Book Review: Return to the Place: The Magic, Meditation, and Mystery of Sefer Yetzirah by Rabbi Jill Hammer
Ben Yehuda Press, 2020
Rabbi Jill Hammer’s translation and commentary on Sefer Yetzirah (“The Book of Creation”) breathes life and passion into this ancient mystical text. Rabbi Hammer’s focus on what Sefer Yetzirah means to us as living readers—on the phenomenology of reading this text now—is both enlivening and captivating. Like Rabbi Aryeh Kaplan, who expertly translated Sefer Yetzirah and other Jewish mystical texts for contemporary English speakers, Hammer gives us access to what at first glance may be seen as impenetrable mysticism. But Hammer has gone several steps beyond Kaplan. She brings to bear the light of our contemporary wrestling with gender, with bodies, with liberation, with simply existing as a human being in relation to the cosmos. Hammer not only creates from this a full spiritual practice. She also gives us an exemplary model of how to communicate scholarship and mystical practice together in one package.
Sefer Yetzirah is one of the shortest mystical texts in Judaism, and the earliest text that articulates the foundations of what evolved into Kabbalah. It is our source for the term Sefirot—an untranslatable concept that combines symbol, potency, divinity, vessel, channel, and more. But the term Sefirot in Sefer Yetzirah doesn’t mean the same thing as it does later in Kabbalah. In fact, little in Sefer Yetzirah means exactly the same thing it does in later Kabbalah. Hammer keeps us acutely aware of this gap, but she does so not to distance us from the text, the way academic scholarship might. Instead, she uses this gap to draw us into the inner Temple of the Cosmos and the Spirit, teasing one insight after another out of the text’s many facets and layers.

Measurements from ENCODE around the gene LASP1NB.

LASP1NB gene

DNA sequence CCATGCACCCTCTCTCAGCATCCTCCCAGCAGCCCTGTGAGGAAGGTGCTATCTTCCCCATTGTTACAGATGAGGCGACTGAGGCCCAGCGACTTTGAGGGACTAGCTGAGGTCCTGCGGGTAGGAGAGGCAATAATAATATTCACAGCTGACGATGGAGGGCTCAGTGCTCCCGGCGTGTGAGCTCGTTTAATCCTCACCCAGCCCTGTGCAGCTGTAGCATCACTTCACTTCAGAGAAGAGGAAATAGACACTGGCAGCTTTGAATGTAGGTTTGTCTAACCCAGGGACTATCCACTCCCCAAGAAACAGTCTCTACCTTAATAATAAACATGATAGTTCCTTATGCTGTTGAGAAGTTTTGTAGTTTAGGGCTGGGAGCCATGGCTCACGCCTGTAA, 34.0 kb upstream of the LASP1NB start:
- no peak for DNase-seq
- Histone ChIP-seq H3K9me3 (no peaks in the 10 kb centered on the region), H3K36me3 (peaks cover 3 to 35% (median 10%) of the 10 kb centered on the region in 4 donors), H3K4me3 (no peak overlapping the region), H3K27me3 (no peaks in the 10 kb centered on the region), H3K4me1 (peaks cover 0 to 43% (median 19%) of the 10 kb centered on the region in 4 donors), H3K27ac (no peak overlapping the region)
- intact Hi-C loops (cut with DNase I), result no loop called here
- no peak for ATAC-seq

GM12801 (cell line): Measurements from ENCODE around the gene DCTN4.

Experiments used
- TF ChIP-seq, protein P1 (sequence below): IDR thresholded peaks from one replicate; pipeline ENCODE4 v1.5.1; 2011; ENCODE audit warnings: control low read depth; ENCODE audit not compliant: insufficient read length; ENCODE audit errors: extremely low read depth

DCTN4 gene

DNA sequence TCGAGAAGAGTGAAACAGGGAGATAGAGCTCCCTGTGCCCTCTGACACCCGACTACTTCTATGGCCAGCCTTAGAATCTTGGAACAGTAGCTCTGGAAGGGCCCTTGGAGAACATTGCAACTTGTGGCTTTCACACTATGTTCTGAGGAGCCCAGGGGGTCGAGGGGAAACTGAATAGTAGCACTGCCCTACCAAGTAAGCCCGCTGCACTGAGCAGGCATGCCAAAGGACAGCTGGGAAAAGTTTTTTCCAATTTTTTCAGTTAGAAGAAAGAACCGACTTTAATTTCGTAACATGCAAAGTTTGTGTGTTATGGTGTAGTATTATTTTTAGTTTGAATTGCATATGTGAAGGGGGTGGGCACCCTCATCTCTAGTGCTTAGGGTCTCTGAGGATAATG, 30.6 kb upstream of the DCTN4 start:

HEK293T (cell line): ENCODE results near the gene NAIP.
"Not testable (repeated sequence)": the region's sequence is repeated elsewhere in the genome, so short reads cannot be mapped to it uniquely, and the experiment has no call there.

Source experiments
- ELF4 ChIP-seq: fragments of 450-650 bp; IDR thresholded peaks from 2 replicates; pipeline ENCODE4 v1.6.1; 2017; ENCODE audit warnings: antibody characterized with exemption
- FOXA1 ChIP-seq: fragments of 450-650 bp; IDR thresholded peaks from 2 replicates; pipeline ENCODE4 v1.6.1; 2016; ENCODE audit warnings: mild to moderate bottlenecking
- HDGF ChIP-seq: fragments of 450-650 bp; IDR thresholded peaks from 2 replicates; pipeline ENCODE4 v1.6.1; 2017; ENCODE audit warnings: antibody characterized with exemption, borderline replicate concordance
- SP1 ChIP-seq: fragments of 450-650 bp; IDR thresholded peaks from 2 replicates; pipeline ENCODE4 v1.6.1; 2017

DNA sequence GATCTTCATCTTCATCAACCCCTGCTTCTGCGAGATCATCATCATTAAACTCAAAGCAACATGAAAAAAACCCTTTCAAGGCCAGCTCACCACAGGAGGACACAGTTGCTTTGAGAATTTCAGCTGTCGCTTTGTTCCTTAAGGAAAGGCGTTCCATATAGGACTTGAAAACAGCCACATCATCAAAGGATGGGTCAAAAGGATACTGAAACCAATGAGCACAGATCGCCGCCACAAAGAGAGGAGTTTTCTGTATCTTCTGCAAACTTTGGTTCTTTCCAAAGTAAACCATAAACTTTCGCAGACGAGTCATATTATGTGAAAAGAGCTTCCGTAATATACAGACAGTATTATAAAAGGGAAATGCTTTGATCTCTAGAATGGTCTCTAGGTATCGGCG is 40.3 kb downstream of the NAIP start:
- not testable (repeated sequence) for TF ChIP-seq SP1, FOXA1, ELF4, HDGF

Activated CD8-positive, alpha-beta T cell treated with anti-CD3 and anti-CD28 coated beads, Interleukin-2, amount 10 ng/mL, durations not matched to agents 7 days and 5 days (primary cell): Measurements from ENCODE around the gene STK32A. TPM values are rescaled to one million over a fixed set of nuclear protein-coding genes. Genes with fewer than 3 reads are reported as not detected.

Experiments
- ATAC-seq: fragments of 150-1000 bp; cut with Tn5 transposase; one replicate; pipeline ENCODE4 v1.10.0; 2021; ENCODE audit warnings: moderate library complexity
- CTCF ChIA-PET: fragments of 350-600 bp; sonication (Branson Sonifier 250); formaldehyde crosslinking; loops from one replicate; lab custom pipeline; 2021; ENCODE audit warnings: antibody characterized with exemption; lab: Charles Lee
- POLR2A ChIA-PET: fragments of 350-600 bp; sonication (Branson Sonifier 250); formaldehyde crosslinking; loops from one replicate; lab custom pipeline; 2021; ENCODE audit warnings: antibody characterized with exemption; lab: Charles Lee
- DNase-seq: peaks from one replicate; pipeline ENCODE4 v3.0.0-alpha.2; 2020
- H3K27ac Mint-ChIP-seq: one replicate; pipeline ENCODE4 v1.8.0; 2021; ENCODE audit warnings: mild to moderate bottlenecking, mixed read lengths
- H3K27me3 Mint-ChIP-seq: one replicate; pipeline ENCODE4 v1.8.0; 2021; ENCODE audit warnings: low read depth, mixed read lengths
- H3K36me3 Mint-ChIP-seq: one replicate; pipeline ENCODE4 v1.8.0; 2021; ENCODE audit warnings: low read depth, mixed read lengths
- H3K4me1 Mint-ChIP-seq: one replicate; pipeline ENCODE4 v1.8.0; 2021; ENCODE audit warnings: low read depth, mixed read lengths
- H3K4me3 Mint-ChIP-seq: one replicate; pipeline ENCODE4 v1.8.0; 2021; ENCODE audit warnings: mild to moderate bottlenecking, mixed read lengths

Hammer also does two things that in the hands of most authors would pull us in opposing directions at cross purposes. Verse by verse, phrase by phrase, she summarizes scholarly debate about the history and most correct recension of the text, and then gives us a feast of meditations and visualizations, all of which epitomize her very first meditation in the book: “Close your eyes and breathe out. There is a book in front of you. Notice all the details of the book…. Feel the power within it. Open it. When you open the book, you find a door. Pass through the door. You discover a pathway…. At the end of the path, a teacher awaits you.” (10)